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Introduction to Token Curated Registries
The key characteristic of modern economy is high efficiency of productive forces in conjunction with high level of availability of capital goods. This is especially relevant for some industries (IT, digital content creation). This fact leads to supply becoming persistently higher than demand in most of the known consumer markets. PR, as well as customer acquisition and retention strategy, has become a part of critical importance for business today: a fight for each customer is hard and surging in each and every industry. It leads to various methods in order to influence customers’ decisions.
One of most prominent and widely used is the set of pre-defined decisions or, merely, the list. It can be seen all around us: on the radio charts of “top hot songs,” to the selection of best whiskey, beers, universities, movies – and it seems to be endless. However, if the context is removed, each of these “selections” is no more than a list of predefined decisions aimed at guiding the customer. The principal issue is that such lists are normally created by a narrow centralized group of people primarily representing their interests in managing customers attention and decision-making. These lists are not representing the interests of customers whatsoever.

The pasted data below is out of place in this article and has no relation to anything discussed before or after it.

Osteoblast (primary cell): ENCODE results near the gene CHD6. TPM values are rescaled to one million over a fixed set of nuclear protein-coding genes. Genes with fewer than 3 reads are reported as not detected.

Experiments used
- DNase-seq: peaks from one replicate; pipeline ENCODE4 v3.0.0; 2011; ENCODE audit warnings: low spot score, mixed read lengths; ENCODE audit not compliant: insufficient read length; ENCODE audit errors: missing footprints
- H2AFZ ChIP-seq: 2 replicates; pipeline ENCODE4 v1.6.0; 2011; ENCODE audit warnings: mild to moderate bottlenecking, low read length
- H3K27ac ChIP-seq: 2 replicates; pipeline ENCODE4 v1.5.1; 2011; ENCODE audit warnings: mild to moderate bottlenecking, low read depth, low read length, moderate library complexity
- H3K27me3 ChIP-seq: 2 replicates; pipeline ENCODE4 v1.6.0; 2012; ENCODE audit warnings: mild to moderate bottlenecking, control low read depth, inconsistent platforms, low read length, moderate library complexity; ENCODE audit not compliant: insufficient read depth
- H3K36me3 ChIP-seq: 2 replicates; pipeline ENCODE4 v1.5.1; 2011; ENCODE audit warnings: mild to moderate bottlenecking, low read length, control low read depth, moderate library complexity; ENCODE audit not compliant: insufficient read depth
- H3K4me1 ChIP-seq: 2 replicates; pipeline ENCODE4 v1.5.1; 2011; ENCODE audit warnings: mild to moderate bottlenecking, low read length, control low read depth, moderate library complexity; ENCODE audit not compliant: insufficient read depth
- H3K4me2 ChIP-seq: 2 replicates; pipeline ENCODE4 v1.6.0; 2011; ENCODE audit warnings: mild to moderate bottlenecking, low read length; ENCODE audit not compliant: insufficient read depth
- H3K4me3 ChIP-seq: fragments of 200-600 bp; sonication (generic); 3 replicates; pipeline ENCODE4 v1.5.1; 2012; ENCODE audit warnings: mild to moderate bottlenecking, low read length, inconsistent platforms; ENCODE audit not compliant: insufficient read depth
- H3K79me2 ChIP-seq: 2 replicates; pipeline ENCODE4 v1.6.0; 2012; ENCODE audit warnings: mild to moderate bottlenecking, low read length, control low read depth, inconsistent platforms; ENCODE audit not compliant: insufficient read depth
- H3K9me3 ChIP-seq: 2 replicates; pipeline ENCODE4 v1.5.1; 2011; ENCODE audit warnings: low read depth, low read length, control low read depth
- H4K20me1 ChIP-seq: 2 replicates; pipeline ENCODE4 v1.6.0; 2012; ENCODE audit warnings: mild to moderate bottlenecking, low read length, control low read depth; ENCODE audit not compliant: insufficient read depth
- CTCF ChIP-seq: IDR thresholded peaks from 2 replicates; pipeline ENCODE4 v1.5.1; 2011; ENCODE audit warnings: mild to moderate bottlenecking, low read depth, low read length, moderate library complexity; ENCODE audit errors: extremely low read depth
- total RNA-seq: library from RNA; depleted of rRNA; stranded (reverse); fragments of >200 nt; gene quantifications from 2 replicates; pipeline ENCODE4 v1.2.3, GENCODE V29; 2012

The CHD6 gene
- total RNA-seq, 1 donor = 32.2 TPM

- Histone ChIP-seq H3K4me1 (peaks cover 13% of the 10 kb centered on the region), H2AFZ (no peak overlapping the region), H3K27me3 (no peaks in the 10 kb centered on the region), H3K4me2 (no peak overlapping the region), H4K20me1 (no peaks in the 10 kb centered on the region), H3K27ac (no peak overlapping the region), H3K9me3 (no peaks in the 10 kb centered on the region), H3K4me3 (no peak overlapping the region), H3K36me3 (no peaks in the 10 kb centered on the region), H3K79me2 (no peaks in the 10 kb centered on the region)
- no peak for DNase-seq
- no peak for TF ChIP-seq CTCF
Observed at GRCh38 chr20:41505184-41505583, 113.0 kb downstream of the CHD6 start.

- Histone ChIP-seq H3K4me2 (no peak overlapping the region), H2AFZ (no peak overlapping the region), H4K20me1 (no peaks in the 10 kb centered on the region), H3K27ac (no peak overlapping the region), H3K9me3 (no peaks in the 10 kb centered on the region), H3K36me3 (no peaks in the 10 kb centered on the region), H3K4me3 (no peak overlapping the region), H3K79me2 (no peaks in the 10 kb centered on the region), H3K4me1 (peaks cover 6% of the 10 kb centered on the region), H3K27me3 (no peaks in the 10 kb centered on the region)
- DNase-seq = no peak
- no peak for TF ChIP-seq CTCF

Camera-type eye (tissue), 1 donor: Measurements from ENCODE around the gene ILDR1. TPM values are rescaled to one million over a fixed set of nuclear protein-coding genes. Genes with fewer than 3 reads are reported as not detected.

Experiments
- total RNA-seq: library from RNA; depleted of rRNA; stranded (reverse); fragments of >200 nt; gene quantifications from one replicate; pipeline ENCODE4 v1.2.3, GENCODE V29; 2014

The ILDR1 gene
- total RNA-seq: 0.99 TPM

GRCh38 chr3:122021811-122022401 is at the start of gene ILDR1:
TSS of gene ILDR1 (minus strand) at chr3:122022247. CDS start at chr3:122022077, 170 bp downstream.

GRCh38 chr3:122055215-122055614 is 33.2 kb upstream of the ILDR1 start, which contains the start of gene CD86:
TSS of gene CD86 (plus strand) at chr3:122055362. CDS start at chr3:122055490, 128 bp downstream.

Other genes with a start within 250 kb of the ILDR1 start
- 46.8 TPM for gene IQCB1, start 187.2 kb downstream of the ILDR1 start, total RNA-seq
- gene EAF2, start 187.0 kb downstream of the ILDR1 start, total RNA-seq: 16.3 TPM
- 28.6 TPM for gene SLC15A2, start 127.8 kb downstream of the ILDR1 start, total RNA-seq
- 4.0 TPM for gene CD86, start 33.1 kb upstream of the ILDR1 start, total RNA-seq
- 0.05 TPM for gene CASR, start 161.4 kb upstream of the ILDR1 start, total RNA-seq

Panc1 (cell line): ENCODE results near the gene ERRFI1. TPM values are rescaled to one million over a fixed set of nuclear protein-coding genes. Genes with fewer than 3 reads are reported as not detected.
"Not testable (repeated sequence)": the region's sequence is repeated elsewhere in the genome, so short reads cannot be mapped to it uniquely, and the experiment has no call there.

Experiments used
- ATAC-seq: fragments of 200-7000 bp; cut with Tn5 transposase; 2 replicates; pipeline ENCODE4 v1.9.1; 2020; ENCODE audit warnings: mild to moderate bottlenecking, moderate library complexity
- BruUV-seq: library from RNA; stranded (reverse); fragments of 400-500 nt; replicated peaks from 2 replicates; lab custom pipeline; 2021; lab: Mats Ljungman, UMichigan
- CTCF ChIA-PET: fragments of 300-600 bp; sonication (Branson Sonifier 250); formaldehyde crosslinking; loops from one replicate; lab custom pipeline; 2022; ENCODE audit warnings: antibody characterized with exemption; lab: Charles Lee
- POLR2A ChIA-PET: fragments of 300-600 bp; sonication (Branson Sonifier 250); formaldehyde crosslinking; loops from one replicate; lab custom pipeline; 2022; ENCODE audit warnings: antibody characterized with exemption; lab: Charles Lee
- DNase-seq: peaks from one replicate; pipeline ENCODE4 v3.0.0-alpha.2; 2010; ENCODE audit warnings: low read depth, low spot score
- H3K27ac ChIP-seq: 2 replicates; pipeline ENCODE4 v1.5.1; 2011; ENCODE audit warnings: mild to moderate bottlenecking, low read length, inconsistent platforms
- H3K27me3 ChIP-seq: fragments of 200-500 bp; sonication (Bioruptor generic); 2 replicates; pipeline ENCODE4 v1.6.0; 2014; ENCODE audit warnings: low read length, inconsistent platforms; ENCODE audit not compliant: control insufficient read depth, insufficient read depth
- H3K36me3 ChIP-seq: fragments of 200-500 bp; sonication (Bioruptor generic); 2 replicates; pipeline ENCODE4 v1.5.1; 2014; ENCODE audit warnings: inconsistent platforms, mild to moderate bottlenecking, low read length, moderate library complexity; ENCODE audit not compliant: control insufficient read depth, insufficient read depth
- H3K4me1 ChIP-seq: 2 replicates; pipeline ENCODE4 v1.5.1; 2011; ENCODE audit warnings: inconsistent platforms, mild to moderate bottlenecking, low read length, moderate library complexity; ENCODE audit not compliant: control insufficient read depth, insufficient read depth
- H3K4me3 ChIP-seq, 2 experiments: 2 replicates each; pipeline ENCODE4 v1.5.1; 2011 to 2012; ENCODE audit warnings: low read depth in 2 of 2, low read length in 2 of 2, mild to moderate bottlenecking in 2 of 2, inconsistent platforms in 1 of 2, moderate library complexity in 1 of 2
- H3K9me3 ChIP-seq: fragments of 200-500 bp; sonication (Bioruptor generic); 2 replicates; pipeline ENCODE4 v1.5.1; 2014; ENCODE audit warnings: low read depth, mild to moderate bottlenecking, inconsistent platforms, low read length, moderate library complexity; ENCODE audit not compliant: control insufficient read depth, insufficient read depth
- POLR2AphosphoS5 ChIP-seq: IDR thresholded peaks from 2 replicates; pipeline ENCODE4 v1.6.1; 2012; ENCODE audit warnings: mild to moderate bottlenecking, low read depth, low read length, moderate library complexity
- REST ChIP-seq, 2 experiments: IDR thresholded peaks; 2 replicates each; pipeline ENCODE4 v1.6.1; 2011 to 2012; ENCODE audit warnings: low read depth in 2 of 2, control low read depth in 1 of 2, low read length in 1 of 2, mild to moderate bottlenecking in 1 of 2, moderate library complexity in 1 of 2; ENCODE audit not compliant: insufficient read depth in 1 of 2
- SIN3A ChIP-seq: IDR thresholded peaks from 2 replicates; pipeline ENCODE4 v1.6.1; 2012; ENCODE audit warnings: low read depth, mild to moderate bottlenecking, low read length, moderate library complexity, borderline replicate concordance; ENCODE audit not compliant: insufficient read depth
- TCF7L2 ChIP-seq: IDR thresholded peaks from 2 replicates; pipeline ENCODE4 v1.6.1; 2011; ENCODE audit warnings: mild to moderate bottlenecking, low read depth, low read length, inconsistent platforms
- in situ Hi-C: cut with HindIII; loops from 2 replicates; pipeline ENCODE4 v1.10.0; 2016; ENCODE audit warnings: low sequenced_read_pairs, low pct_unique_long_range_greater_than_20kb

Why does such a situation exists? It is quite simple.
- List creators do not have any economic incentives besides motivation to sell something or through bribery of the list participants.
- Feedback loop mechanics that theoretically exist in any list concept (if the content of the list is not in line with the interest of users, they stop to use it and as a result the content of the list is altered) practically do not work in the majority of cases.
This problem of corrupted lists with pre-defined decisions is spanning across all areas of the economy. A possible solution lies in carefully crafted mechanics of technical operation and economic incentives for list creators, participants, and users. This would make the list management following the users’ interests evidently profitable and economically rational.
At the moment, the concept of Token Curated Registry (TCR), that technically meets the aforementioned requirements, is being researched along with attempts to practical implementation. This concept was first introduced in pioneering Mike Goldin’s work and subsequently developed into more complicated TCR-based systems like graded TCRs, layered TCRs and others.